Why I Got a Mole Reduction Instead of Having It Removed
Don't call it a birthmark. (I hope you read that LL Cool J's voice.) Although the mole that sits a few millimeters to the right of my mouth has been there for years, I wasn't born with it. The first photo I remember noticing it in was my second-grade school picture, which I've generously shared with you below. It was the size of a pencil point, smaller than some of the freckles on the nose I had not yet grown into.
My mole didn't stay tiny. As many do — even healthy ones — mine slowly grew larger as I got older. By the time I entered middle school in the early '90s, it was slightly raised and about the same size as Cindy Crawford's mark, which was very convenient considering she was surging in popularity at the time, helping to make a feature 12-year-old bullies might otherwise taunt me for seem kind of cool. It continued to grow ever so gradually, and by the time I was in my mid-thirties, it had gone from the size of a pencil point to that of a pencil eraser. Or one of those mini M&Ms they put in McFlurrys. Or even one of those weird, puny, overcooked Kix bits found at the bottom of the cereal box.
But the size didn't bother me. Although a few people had made unsolicited comments suggesting it had gotten unattractively large or should be removed, I still considered it very much one of my trademarks and, in fact, drew attention to it by darkening its naturally light brown color a bit with an eyebrow pencil.
It wasn't until one late-October evening, in the backseat of a cab, that I was scared into considering removal. I felt something dripping down my chin, and like a stone-cold weirdo, I turned on my phone's front-facing camera instead of wiping whatever it was away — and I'm glad I did, because I would've ended up with a blood-smeared hand. My mole had spontaneously started bleeding, as if it had heard Halloween was just around the corner and wanted in on the festivities. (And yes, I took a picture.)
For someone who had been assured by multiple dermatologists for multiple decades that my mole was of the low-risk variety, the sudden bleeding came as a frightening shock. I checked to make sure I hadn't accidentally scratched it — negative — and I hadn't plucked a hair from it recently. So what the actual hell was making my mole bleed without any apparent injury? When it happened again the next afternoon, I got in touch with New York City-based dermatologist Joshua Zeichner to help me figure out what was going on and what we should do about it.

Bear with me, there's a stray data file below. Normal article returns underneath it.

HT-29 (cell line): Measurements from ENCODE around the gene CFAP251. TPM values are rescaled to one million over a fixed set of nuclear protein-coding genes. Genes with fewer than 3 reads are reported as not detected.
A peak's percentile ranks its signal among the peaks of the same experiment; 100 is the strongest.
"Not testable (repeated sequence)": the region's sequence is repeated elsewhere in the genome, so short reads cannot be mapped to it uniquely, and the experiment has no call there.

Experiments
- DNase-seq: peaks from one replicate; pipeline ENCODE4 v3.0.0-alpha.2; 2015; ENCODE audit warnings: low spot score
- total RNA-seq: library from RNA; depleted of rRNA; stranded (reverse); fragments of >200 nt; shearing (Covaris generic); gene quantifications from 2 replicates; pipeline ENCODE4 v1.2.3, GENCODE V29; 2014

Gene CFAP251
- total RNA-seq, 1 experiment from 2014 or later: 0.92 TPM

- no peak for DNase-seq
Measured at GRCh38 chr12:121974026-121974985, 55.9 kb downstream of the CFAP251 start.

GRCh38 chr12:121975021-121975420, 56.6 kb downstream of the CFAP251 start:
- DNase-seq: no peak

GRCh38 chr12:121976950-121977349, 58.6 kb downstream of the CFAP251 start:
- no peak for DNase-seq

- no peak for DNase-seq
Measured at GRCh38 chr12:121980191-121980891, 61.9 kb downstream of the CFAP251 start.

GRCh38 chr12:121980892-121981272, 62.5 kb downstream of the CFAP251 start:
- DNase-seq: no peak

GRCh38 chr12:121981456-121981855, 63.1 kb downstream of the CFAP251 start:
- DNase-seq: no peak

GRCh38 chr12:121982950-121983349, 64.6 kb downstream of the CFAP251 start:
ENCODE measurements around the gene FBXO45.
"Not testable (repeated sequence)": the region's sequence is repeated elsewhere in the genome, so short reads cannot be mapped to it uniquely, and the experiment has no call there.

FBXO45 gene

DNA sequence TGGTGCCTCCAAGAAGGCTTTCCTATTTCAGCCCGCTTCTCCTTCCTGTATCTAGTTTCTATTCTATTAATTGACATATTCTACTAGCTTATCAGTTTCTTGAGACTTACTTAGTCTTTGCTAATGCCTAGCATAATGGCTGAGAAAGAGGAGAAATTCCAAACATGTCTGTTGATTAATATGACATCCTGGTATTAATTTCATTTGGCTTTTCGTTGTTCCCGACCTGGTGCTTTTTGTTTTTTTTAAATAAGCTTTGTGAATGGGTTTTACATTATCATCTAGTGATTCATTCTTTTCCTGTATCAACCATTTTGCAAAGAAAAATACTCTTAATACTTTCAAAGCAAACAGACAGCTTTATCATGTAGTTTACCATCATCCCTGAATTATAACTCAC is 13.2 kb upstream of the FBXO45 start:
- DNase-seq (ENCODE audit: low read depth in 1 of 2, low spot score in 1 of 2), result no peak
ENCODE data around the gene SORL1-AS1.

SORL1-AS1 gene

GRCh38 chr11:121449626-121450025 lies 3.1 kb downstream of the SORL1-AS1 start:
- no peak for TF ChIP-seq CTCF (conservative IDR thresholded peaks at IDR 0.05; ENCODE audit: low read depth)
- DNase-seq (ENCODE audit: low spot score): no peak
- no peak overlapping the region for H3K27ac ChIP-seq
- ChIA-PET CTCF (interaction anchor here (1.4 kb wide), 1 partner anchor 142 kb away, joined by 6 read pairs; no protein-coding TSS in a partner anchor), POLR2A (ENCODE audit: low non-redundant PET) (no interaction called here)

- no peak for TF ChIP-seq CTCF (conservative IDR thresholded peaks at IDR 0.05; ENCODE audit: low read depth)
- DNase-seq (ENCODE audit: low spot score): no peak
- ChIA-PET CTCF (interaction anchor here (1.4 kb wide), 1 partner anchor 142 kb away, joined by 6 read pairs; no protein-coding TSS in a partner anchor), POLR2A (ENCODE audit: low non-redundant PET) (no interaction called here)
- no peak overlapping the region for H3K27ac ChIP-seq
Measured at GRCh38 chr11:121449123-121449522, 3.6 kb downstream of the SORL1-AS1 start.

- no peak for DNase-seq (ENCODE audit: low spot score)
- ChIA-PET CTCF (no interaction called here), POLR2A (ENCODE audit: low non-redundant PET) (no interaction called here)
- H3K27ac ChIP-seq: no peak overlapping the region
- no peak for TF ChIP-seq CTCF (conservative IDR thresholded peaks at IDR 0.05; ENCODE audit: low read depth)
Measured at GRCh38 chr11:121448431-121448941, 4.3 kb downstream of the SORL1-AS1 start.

"Any time a patient reports that a mole is changing, it needs to be given special attention," Zeichner recalls. "In your case, I decided that a biopsy should be performed to make sure that the change in size, as well as the bleeding, did not represent a cancerous change."
Immediately, I was like, Well, shit. This isn't good, because even if the results show nothing scary, the biopsy itself meant immediately and permanently changing the appearance of my beloved mole. This is because Zeichner would be extracting the sample by using a punch tool, which is basically a tiny cookie cutter that takes out a cylinder of skin from the core of the mole. That, of course, means it would have to be stitched up, changing its size and shape. But the other option would have been essentially shaving the whole thing off, and Zeicher, knowing I didn't want a full removal, decided on this technique in hopes of not only salvaging the mole, but ultimately reshaping it into something closer in size to my middle-school-era mark.
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At first, though, I was left with an oblong mole — a noncancerous one, thank goodness — with an obvious demarcation where it had been stitched together (pictured below). I have to admit, as happy I was to still have my mole, I wasn't thrilled with its new shape. I looked forward to going back to Zeichner to try to make it rounder, but I actually put it off for a while, I think because I was worried that the second procedure wouldn't give me the results I wanted, and that I'd ultimately have to remove it.
When I did finally return to Zeichner several months later, however, he worked some serious magic — or what he'd probably argue was highly educated skill — to remove what I'd started lovingly referring to as the tail of my mole. "Essentially, I gave you a round-appearing mole," he explains. He was able to stitch it up in such a way that, once it healed, and scarring blended right into the edge of what is a now round, smaller mole. "The process ultimately meant a smaller scar than if we had attempted to remove the entire spot initially."
If my mole hadn't been in that classic beauty-mark location, it's very likely that I would have asked Zeichner to just remove it entirely. And, of course, had the biopsy come back indicating skin cancer, I would have removed it. But I was so grateful to learn that it could not only be biopsied without total removal, but ultimately made to look really damn cute.
"Everyone is different. I commonly have patients come in requesting cosmetic removal of large moles," Zeichner says. "The goal of treatment is to minimize any scarring on the face and maximize the cosmetic benefit. Often times 'debulking' the mole, or just making it smaller, gives a good balance between cosmetic improvements and minimal scarring."
Considering how comfortable I was with my mole before it started inexplicably bleeding, it really surprises me how large I now perceive it when I look back on photos. Although I might not have had its size reduced for cosmetic reasons, I'm thrilled with the cosmetic results.
And if, for any reason, I have no choice but to remove it in the future, I'm getting that sucker tattooed right back on.
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